“There was a bit of a rumour around that we might be surprised by the opening bid. It opened up at $150,000 and I just about fell off my perch. He ended up at $220,000 which was a pretty special start to the breeding game for us. It was the top lot of the sale.”
The horse was bought by Clive and Rona McKay and raced out of Michael House’s stable. He was renamed Two Twenty.
“He had potential but had breathing issues and he had a couple of operations.”
Two Twenty won once in sixteen starts.
The mare’s second foal by Bettor’s Delight was named Merv. He recorded four wins here before heading to Australia.
“Because of the handicap system there was nothing really left for him in Auckland after that. He was racing against C6 and C7 horses and it got too hard. I raced him with good mates Alan and Joy Lindsay and Scott and Sue McCrea.”
He was trained for the partnership (Tad Syndicate) in Australia by David Thorn and only started six times, but won four races.
Ryder says members of the syndicate were lucky enough to be in Australia when he was in career best form.
“The races just happened to be on the same night as the All Blacks were playing Australia. He won at Menangle in 1-53 flat which was quite good five or six years ago and the All Blacks beat Australia. That was a good trip.”
Star Of The Ball’s third foal was Macha (Mach Three). He was sold to clients of Ken Barron’s stable for $40,000 and qualified as a three year old when running second behind Arden Rooney at Rangiora. He was then on-sold to Australia and won eight races fairly quickly including a heat of the Victoria Derby beating Bit Of A Legend and Ohoka Punter. Ohoka Punter went on to win the final. Macha also ran second to Alta Christiano in the 2013 West Australian Derby.
Hokuri Railrida (Mach Three) was the next foal. He won two races and is also now in Australia.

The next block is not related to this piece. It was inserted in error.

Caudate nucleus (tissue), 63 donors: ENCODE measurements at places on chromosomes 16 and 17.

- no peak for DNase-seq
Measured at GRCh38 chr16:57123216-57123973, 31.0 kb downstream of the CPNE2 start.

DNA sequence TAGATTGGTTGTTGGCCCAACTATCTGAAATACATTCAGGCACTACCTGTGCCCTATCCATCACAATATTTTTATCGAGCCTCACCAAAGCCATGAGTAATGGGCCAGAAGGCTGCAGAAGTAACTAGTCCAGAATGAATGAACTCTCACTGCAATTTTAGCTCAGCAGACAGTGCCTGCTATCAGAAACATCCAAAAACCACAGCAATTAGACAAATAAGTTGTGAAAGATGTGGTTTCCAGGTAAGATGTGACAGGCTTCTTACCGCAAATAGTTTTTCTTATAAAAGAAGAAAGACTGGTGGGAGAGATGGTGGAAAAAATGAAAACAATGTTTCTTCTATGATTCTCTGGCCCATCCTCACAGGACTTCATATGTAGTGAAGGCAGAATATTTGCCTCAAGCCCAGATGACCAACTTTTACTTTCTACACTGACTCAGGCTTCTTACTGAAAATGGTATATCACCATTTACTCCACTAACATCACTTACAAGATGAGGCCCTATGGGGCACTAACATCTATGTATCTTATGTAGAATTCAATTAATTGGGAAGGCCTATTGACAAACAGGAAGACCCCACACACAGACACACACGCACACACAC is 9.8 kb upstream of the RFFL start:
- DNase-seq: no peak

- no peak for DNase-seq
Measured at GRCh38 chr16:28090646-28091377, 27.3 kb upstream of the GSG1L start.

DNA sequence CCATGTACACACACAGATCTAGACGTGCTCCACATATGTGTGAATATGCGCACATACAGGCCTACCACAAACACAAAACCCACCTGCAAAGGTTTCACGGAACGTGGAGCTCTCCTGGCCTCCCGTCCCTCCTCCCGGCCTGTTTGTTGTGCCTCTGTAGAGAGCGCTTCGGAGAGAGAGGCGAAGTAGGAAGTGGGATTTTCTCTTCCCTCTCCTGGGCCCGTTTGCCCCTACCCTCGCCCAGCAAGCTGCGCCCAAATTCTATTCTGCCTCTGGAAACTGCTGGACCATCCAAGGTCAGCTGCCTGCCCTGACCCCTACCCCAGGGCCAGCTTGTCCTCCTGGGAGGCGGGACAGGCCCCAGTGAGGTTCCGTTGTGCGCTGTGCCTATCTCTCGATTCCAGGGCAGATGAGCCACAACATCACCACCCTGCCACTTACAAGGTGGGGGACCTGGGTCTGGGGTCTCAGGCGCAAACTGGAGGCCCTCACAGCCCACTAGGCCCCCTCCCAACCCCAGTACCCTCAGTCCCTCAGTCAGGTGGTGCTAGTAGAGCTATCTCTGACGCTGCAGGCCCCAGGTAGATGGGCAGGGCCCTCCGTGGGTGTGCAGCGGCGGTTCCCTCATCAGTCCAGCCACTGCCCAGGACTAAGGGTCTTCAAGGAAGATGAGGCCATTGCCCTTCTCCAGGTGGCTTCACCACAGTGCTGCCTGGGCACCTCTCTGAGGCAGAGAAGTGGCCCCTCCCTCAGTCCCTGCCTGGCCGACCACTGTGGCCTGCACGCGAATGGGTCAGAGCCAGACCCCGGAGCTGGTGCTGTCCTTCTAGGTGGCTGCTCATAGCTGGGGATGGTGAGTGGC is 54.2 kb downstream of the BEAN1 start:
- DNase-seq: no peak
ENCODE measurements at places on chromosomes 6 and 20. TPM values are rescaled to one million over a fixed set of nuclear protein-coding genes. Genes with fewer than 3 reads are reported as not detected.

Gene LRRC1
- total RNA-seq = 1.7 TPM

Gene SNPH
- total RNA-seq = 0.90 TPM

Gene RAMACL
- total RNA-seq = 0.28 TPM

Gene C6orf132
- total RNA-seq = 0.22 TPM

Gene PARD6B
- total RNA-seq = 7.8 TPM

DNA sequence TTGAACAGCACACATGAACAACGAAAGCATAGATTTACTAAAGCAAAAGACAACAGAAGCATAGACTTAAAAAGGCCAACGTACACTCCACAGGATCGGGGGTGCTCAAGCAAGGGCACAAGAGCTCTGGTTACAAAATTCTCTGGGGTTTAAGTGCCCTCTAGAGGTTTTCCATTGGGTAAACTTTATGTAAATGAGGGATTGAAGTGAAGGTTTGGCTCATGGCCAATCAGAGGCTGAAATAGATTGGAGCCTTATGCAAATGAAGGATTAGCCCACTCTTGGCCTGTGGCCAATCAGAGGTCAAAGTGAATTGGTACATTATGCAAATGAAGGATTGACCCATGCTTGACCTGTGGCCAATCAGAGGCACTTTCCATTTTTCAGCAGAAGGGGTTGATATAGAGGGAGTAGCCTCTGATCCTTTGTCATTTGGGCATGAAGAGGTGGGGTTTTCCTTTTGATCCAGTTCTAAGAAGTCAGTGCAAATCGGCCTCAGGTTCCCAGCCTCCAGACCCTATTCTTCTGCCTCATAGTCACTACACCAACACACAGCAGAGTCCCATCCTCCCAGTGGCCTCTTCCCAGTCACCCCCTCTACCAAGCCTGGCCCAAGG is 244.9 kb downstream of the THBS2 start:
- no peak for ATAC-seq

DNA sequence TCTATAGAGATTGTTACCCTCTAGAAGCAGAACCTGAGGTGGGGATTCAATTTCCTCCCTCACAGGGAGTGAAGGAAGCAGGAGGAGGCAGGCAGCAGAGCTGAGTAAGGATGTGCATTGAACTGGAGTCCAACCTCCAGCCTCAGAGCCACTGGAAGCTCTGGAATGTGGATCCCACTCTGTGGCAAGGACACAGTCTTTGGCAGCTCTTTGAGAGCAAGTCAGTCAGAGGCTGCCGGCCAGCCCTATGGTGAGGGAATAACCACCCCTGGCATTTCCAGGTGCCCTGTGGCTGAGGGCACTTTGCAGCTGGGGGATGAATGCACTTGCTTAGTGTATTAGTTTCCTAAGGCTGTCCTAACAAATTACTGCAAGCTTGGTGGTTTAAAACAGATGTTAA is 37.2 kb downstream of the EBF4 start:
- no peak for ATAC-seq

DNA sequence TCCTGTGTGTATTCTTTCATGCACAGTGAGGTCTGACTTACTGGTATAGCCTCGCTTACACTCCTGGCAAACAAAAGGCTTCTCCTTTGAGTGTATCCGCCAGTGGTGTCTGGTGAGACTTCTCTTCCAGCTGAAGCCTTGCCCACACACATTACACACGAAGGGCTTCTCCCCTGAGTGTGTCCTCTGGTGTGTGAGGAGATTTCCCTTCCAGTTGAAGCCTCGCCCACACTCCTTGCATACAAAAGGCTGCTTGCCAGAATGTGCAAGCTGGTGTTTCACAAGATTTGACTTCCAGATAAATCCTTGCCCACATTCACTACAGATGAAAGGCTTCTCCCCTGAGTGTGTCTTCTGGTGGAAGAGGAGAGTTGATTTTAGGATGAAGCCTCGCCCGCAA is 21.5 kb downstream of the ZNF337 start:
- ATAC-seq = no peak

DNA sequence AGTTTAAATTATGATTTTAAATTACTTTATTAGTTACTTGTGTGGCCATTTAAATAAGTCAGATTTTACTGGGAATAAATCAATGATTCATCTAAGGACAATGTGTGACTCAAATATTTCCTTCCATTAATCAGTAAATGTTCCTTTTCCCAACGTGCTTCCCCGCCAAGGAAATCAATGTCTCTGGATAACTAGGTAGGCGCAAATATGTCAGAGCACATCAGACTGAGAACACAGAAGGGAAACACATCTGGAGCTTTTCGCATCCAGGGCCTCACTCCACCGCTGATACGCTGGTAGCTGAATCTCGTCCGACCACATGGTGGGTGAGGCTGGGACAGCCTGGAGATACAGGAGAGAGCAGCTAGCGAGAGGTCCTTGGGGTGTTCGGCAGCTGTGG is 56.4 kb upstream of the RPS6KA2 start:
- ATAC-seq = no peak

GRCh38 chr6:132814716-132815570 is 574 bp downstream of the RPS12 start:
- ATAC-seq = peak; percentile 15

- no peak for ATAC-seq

“He started with Gareth and the Hokuri Syndicate who are a group of mates who go white baiting with me on the West Coast raced him. We bought him south to Murray Brown’s and on the way down he got travel sickness. Not many horses survive that but we got him racing but he didn’t show the promise he had in Auckland.”
McArdle Star (McArdle) was the next colt out of Star Of The Ball. He was bought for $30,000 by Steve Thompson of Dunedin. He won his first three starts and ran fifth in Have Faith In Me’s 2015 New Zealand Derby. He won five races here before heading to Victoria where he’s won another two.
The next foal was Swamp Major (Art Major).He’s raced by Trevor and his wife Linda, Alan Lindsay, Scott and Sue McCrea, Cleland Murdoch and John Duff.
“Potentially he’s the best horse I’ve owned. He’s hopefully going to be back in work in May and back racing in early spring. He had an accident on the training track leading into Cup week and broke his pedal bone. In the Vero Stakes he was the only one making ground on Lazarus and Classie Brigade. Ken always said he’d like to be sitting in the back of those two horses over a short distance and see what happened.”
Last season as a three year old Swamp Major won three races and was placed six times in only ten starts.
“You can’t keep them all but I like to keep say, every second one and have some fun with my mates.”